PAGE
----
I have seen some fantastic academic work in recent years on leadership – Jim Collins, Stephen Covey and all the other usual names. A plethora of tools, techniques and matrices aimed at helping the ambitious entrepreneur become a better leader. I am guilty of being one of the many individuals to come up with new thinking on how to excel at leading others!
The reality is, it’s so damn difficult pulling everyone in the same direction, getting people to buy into your vision, aligning individual skills with the needs of the business, expecting everyone to be as passionate as the founder – just accept it, no one is ever going to be as passionate as the founder of a business. One thing for sure is that as a company grows, a leader/leaders must develop a rulebook – it should be a concise set of statements that defines – how we do things around here! If an employee does not like the rules – it does not make them a bad person, it just means they don’t belong to the community. Modern management science talks about values and behaviours in my own world I call this a rulebook – golf clubs have them, religious societies have them…and many more. Organisations that have been around for hundreds of years have a rulebook of some description! I can almost hear readers cringing at this phrase.
As companies grow – a rulebook is needed to define what is and what is not acceptable. As a company heads towards 7, 20 and 50 employees the people dynamics change and a “way of doing things” needs to be established – if not you end up with a tribe and not a team. For me this is one of biggest challenges leaders of growing businesses face – embedding an ethos/philosophy of what is and what is not acceptable. Managing people, emotions, needs, desires and aspirations, then connecting them with the purpose of a business is so difficult.
Try putting together a rulebook then sharing this with senior managers and staff. Institutionalisation (you may wish to use other words) is a necessary part of creating a long tem sustainable business – a challenge for any leader! Don’t forget you must live by the rule book yourself, if not why should colleagues and staff?
See our company values here >>>
This morning I experienced a great example of public sector entrepreneurship. We recently moved to Salford Quays next to Media City (new location of the BBC) – one of the key attractions was to be close to the digital expertise located in the area and indeed the Media department of Salford University. Why? can any business overlook the benefits this new digital age will bring?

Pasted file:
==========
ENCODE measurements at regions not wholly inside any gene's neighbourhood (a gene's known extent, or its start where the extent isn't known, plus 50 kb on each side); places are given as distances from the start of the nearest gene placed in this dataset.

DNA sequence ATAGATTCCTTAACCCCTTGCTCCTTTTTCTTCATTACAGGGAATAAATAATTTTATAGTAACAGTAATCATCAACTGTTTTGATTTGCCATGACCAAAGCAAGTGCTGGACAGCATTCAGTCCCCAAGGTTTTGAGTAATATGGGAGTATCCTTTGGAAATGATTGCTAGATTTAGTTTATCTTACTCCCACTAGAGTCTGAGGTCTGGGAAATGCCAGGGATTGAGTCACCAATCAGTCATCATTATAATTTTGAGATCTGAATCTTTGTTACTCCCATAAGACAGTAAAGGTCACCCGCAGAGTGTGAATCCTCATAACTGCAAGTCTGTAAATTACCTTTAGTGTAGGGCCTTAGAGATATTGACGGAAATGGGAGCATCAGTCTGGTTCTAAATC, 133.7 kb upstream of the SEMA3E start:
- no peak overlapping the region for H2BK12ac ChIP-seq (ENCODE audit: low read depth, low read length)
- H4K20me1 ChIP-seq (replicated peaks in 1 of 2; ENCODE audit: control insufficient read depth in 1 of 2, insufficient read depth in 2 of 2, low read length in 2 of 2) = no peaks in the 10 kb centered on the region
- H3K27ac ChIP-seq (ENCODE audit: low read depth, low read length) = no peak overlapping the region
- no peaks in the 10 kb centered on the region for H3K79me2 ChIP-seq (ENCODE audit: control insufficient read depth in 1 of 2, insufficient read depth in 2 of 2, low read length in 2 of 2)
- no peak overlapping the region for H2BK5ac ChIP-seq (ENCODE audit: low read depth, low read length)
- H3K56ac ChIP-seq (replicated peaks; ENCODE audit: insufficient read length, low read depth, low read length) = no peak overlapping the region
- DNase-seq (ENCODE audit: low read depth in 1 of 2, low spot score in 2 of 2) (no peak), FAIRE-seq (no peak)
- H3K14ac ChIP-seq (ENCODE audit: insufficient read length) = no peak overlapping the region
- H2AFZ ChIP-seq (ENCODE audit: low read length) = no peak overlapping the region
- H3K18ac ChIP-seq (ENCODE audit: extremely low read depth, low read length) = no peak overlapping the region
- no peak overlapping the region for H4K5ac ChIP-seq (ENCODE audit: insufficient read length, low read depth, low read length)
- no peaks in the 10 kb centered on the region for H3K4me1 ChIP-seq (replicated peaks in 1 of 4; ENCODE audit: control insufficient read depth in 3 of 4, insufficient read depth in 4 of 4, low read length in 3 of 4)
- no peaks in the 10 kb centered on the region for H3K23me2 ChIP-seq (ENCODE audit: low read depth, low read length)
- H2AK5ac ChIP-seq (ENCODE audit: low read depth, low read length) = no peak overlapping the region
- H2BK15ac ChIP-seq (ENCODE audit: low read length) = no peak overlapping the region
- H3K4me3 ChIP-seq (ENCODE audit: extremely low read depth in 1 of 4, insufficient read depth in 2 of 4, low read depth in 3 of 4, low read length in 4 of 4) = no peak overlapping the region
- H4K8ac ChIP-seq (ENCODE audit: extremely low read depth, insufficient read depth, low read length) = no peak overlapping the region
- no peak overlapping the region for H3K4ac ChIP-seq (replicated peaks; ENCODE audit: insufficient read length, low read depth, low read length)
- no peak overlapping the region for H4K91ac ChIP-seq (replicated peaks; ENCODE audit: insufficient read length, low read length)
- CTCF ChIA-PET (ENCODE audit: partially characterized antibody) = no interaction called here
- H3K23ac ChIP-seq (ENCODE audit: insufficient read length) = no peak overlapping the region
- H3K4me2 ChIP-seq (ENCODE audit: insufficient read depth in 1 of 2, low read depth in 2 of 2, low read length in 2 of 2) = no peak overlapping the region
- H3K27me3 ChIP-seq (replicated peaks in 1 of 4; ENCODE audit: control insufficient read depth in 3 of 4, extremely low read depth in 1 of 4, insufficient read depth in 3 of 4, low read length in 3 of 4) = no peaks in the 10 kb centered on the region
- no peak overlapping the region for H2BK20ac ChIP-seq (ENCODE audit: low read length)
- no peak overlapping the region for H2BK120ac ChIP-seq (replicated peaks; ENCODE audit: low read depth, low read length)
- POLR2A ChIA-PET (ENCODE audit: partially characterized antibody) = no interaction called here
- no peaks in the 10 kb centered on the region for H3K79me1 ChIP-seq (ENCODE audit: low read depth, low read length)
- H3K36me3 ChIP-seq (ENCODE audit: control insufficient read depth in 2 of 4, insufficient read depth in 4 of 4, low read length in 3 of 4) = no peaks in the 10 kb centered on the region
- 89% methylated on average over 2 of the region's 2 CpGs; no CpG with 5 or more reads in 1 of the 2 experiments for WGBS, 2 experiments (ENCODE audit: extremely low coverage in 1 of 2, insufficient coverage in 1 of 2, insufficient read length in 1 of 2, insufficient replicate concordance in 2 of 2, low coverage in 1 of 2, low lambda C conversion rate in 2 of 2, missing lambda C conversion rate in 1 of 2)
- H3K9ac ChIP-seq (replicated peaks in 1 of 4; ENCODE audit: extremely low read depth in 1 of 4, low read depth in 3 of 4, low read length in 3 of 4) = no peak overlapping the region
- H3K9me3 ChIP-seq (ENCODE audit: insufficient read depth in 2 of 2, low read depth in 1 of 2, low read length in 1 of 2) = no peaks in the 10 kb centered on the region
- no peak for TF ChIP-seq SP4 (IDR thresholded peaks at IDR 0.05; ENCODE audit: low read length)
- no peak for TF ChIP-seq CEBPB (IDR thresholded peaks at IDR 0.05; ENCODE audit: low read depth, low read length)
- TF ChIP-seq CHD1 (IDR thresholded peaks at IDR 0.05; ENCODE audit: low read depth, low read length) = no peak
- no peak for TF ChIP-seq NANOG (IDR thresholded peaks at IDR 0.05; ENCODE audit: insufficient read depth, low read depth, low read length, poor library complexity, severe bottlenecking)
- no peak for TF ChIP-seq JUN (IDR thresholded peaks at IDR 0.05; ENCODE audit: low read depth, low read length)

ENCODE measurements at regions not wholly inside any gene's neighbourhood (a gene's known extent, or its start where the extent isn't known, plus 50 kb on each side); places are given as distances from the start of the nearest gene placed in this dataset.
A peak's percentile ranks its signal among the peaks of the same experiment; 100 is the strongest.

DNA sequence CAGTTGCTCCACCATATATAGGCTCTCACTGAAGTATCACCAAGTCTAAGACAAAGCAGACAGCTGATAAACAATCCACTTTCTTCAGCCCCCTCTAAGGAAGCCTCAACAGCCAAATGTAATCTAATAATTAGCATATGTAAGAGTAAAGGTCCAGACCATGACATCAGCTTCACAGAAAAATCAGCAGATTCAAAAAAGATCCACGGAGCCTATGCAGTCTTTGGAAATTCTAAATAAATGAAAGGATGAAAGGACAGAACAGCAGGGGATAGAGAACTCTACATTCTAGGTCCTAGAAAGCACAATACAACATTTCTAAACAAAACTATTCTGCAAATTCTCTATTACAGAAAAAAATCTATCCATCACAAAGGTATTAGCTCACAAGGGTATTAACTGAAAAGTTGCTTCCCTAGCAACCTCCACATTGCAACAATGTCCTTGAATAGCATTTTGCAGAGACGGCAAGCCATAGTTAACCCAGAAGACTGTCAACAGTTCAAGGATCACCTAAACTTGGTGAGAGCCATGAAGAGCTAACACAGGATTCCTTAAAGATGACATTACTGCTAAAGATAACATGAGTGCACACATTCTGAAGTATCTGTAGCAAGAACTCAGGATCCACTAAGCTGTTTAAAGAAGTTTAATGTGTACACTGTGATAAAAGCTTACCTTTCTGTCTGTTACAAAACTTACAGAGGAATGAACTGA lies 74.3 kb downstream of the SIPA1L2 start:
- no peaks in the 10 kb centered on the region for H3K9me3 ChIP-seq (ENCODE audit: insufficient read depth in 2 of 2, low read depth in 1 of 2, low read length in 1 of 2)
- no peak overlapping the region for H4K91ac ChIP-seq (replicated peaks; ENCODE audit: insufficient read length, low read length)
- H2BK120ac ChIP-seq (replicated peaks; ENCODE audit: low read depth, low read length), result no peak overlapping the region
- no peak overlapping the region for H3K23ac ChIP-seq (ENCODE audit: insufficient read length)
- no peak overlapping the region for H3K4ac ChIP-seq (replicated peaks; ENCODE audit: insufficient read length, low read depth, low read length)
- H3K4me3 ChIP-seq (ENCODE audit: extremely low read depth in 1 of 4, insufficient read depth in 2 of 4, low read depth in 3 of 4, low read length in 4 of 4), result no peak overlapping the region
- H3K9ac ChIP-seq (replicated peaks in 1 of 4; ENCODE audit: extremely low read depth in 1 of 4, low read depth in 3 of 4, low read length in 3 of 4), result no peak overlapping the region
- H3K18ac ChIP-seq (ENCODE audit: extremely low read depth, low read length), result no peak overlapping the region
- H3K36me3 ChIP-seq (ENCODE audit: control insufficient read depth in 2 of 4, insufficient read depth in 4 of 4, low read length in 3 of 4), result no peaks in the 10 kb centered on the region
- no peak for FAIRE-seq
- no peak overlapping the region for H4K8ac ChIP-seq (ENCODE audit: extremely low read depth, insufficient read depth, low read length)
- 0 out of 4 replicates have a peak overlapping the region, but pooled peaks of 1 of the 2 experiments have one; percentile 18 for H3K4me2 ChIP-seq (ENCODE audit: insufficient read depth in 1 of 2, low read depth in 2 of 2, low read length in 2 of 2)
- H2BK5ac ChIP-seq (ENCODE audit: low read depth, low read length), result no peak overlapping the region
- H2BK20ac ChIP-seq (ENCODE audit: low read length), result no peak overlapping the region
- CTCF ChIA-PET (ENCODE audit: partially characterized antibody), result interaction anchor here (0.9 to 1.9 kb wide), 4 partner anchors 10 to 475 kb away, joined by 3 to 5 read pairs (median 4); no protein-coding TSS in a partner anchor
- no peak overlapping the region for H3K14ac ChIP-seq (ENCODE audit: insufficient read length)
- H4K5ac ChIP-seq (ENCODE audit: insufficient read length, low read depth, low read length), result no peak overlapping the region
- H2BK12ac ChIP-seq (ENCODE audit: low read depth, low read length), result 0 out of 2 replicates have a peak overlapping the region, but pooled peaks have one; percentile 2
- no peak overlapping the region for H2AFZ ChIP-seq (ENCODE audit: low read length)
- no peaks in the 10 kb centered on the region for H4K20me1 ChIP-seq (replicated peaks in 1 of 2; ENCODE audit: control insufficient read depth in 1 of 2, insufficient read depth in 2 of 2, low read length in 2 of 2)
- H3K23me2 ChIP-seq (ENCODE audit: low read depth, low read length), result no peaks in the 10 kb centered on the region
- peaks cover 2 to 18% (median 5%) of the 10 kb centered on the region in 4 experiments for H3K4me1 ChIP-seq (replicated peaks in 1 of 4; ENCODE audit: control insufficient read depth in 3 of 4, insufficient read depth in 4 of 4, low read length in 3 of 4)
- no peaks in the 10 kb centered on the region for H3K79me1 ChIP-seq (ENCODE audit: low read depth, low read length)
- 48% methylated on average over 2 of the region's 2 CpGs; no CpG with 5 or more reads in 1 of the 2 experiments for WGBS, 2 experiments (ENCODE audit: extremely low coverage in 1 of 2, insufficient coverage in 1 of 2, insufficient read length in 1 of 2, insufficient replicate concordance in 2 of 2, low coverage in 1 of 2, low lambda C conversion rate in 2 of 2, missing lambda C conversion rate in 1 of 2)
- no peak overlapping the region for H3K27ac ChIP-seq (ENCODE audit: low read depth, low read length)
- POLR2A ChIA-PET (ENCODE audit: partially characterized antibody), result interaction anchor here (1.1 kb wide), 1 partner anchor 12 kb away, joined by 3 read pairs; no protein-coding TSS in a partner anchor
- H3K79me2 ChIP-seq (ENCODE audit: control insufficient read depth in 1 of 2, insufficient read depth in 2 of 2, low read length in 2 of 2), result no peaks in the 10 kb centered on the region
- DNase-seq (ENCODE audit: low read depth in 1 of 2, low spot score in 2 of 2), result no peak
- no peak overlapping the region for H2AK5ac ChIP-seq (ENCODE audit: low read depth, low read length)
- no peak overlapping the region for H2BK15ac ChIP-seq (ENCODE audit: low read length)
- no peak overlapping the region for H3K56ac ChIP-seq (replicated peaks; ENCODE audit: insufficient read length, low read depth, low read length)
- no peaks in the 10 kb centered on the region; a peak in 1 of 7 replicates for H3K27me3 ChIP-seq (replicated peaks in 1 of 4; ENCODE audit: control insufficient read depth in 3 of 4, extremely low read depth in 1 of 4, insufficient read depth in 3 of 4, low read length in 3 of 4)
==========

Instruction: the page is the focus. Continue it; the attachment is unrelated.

All well and good, however business growth only takes place when conversations and personal relationships gather momentum, trust is built and mutual respect results. Critical non essentials such as courtesy, humility and just caring are so often overlooked in the teaching in business schools and the books they encourage us to read.
Back to the point, having been in our new office for only 1 week a call came into us from Salford City Council – Matthew Lynn, one of the Economic Development Officers. Can I come in and talk to you about how we can help? Firstly, I was astounded that they knew we were coming and secondly, today a meeting with Matthew clearly demonstrated:
– Customer focus
– An interest in what we do
– An explanation of what services the Council can offer
– The introductions they can make to partners
– Details of networking opportunities
– Opportunities to work together (win-win)
I was left with an overwhelming sense of entrepreneurial flair and what I call living in the “Customers World”. Top stuff, I was inspired to see that both an individual and the Council had a genuine interest in us. The start of a great relationship (I hope) – who said the public sector is not entrepreneurial!
How times have changed in the past ten years. Companies I would have viewed as major competitors at the turn of 2000 have now become close allies – we are sharing knowledge, IP, business ideas and revenue streams. It strikes me that collaboration is very much embedded within the mindset of the forward thinking organisations I meet on a day-to-day basis. Those that hold their cards too close to their chest will almost certainly miss out on new business and product opportunities. Collaboration can present itself in many formats:
- Businesses with complementary skills coming together to bid for large contracts – one where the mix of expertise and geographical coverage offers massive benefits to a customer. This can be achieved as a consortium or through what is commonly referred to as a special purpose vehicle (SPV)
- Companies fusing complimentary products and services to create a new offering – WP did this several years ago, we took creative expertise of a University and combined it with coaching techniques to create the highly successful Winning Pitch TV (WPtv) – a great example of HE working with a SME
- Euro Garages one of the North’s most successful companies brought together petrol stations with Starbucks and Subway franchises to build a new experience in filling the tank.
- We see it everyday on the motorways with Starbucks, M & S and other high street chains teaming up with service operators to create a new service station break – this used to be a joke in terms of food quality, now, very different
- Large pharma companies engaging with smaller niche R & D operators. A much nimbler and cost effective route for multi nationals to build their innovation pipeline
Fundamental to collaboration is a win- win attitude, there has to be a common goal, a shared vision, a sense of trust and purpose, fair commercial gain for both parties. Working as I do everyday with high growth companies, its very clear that those entrepreneurs who think partnership are opening themselves up to so many new possibilities. Stay awake, think about who you can collaborate with, the only warning is, be sure why you are doing it and what’s in it for both of you!